We often use this space to take a serious look at our passion-cars and the companies that make them. But a little lighthearted diversion now and again keeps everything in perspective in a world gone mad.When I penned a piece about TV cop cars a while back, I was frankly astonished that there were as many people as myself that enjoyed the intersection of pop culture and commerce.
I often find myself singing along with the radio in my car (and believe me, I’m glad you can’t hear the result). After a broadcast career in a galaxy far, far away and many years ago, I have called on my DJ experiences to connect the dots between music and mobility. The result is the article you see below. It turns out that popular music and the auto industry have actually been friendly relations from the early days of both. So let’s hum a happy tune as we remember the times when the two seemed to be in perfect harmony.
In My Merry Oldsmobile-The earliest days of jaunty, open air motoring inspired one of the nations leading songwriters to exalt the nation’s newest pastime. As early as 1905, one of the biggest names in entertainment , Gus Edwards, penned the music for what became a pop sensation in its day. The 1903 curved dash Oldsmobile is considered one of the first mass market automobiles and as such, it was tailor made for a mass market song.
Radio hadn’t been commercialized yet, so the big money in those days was in the sale of sheet music. Public performances acted like radio airplay in our own time as free advertising for the composers product.The song was considered somewhat bawdy in its day, as it suggested that (as would become the norm with auto related tunes),the subject characters would engage in romantic congress at some point. The car itself was a smash- It stayed in production until 1907 and sold over 19,000 copies, big numbers in those days.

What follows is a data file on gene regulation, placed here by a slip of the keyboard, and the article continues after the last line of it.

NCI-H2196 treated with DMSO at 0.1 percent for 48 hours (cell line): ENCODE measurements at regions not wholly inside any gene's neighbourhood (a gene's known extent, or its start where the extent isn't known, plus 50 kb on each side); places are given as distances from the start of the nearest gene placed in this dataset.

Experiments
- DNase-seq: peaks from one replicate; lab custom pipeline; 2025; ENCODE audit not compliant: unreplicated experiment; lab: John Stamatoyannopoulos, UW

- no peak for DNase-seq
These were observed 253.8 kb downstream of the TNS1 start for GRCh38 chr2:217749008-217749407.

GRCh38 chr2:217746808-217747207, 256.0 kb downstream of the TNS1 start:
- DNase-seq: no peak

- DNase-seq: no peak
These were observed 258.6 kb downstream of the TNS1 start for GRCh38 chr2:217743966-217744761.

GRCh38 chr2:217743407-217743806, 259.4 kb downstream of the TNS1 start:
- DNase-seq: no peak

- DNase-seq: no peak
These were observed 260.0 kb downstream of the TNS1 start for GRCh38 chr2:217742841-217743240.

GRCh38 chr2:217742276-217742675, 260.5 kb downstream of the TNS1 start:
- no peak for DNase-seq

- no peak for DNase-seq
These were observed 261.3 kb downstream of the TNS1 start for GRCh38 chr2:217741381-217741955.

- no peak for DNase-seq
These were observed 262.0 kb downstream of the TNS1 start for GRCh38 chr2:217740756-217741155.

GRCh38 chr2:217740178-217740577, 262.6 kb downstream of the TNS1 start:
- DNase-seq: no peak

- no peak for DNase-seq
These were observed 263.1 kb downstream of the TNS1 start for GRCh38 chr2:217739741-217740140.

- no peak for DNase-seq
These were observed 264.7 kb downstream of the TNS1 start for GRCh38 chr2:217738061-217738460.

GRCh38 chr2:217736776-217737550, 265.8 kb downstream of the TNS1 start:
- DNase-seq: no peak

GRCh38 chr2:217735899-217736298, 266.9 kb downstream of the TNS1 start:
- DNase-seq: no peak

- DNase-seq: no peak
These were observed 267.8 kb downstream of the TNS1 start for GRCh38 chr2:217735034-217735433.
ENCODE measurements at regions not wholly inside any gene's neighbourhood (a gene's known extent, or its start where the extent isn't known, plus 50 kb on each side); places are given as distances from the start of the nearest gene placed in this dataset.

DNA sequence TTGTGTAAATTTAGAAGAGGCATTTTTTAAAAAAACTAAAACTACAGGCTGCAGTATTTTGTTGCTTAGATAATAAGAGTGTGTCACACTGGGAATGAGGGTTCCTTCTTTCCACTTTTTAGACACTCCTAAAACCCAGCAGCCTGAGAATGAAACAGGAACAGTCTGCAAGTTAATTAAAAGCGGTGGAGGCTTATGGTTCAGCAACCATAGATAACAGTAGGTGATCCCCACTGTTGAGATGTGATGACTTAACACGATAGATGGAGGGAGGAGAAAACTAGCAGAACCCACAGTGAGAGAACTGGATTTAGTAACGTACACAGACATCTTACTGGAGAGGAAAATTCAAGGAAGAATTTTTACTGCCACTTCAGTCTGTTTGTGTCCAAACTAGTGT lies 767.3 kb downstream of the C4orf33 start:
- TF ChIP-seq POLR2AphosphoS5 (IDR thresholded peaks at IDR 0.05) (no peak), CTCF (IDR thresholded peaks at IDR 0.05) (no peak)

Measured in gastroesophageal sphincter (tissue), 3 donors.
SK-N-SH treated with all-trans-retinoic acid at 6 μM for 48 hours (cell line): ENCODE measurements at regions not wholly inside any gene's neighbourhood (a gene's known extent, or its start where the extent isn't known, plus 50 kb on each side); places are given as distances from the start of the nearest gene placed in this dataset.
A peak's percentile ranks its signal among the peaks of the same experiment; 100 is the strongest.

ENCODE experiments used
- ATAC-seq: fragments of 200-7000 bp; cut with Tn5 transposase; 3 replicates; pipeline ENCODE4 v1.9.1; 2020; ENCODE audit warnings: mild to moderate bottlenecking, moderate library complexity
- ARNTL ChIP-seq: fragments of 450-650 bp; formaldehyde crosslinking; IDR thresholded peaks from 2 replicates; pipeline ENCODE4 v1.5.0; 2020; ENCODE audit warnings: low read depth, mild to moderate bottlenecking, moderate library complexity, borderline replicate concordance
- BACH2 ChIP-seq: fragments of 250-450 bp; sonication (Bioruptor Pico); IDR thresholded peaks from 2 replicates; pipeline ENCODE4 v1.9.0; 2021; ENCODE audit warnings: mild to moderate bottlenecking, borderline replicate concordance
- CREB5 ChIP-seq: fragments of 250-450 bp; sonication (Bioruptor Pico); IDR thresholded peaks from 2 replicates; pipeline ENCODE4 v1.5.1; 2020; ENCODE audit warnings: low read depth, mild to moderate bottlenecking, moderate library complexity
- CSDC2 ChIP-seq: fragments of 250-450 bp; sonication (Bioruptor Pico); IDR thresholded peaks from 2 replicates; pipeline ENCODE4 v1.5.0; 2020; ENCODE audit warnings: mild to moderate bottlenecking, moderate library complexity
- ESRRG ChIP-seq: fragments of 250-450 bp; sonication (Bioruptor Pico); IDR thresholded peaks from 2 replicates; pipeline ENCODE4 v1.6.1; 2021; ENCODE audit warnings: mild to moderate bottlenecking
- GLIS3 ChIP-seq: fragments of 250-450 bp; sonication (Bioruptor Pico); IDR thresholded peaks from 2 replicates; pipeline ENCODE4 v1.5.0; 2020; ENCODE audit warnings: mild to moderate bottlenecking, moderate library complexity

Terraplane Blues– A couple of explanations. One- The Terraplane was a Hudson series that helped get the company through the Great Depression and was produced from 1932 to 1938. Hudson needed the volume that a lower priced make could deliver and the’Plane did just that.
Two- This is a song about sex. Considered quite daring in its day,the song,recorded by blues journeyman Robert Johnson in 1936, was never a hit because it was considered way too racy for radio. But compared to what comes out of car speakers today, this belongs on The Old Time Gospel Hour. It sold about 5,000 copies and failed to make the charts. This is one of the few instances where the car sold many times the number of records about the car.
Hot Rod Lincoln– This song has been recorded half a dozen times since 1955, but it took Commander Cody and His Lost Planet Airmen to make the song a smash in the summer of 1972.
More spoken than sung, its a toe tapper that really fits more into the novelty song category than serious music. It describes the travails of misspent youth in a race between then current Fords (hot rod V-8’s) and Lincoln’s (bigger hot rod V-8) . Its a rockabilly classic. It actually made it all the way to #9 in ’72, a remarkable performance for a song in that era that didn’t extol drug use.